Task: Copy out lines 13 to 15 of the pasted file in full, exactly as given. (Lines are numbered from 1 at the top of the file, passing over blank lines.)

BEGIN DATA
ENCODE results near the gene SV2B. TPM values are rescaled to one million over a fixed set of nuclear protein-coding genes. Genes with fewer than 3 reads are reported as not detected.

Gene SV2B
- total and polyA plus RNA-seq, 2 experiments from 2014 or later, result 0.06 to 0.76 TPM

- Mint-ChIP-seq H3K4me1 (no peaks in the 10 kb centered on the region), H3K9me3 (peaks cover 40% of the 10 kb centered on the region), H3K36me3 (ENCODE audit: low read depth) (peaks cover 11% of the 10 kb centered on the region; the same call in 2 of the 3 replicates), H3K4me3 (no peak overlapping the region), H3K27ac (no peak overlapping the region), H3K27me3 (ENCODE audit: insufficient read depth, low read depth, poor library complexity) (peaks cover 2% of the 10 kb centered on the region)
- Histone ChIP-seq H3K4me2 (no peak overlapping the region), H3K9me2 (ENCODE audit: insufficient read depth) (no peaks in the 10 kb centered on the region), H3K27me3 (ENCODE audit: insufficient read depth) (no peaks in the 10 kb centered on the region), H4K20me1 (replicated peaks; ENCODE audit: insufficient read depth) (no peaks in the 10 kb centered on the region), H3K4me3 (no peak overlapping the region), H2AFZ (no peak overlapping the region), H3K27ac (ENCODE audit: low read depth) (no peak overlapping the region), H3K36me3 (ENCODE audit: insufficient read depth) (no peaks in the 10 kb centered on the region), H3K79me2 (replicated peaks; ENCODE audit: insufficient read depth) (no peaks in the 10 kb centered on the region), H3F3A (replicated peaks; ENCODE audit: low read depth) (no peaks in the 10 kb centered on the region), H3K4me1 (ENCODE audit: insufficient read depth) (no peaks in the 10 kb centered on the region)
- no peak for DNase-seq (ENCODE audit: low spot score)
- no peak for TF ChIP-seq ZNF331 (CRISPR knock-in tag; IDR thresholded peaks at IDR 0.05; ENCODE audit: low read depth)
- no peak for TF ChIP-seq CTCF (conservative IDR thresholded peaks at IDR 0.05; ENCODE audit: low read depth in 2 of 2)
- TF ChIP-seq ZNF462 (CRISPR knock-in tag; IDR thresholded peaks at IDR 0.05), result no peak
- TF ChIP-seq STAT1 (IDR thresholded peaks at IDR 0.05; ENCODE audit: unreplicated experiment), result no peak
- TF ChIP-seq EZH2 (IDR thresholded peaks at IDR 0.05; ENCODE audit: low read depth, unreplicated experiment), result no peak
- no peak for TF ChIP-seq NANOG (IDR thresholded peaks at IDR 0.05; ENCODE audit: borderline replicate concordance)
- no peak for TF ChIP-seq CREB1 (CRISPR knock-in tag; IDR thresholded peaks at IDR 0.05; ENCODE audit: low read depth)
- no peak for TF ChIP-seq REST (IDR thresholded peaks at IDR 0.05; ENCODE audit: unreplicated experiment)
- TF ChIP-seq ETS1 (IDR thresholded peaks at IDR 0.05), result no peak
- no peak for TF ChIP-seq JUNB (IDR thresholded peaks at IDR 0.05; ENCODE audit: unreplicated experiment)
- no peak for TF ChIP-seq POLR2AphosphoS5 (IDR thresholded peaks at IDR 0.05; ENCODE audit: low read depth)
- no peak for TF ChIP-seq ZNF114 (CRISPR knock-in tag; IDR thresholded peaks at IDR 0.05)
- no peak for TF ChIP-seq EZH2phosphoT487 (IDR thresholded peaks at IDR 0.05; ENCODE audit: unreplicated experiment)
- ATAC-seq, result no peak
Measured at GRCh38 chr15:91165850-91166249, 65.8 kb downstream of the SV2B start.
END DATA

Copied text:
- no peak for TF ChIP-seq CREB1 (CRISPR knock-in tag; IDR thresholded peaks at IDR 0.05; ENCODE audit: low read depth)
- no peak for TF ChIP-seq REST (IDR thresholded peaks at IDR 0.05; ENCODE audit: unreplicated experiment)
- TF ChIP-seq ETS1 (IDR thresholded peaks at IDR 0.05), result no peak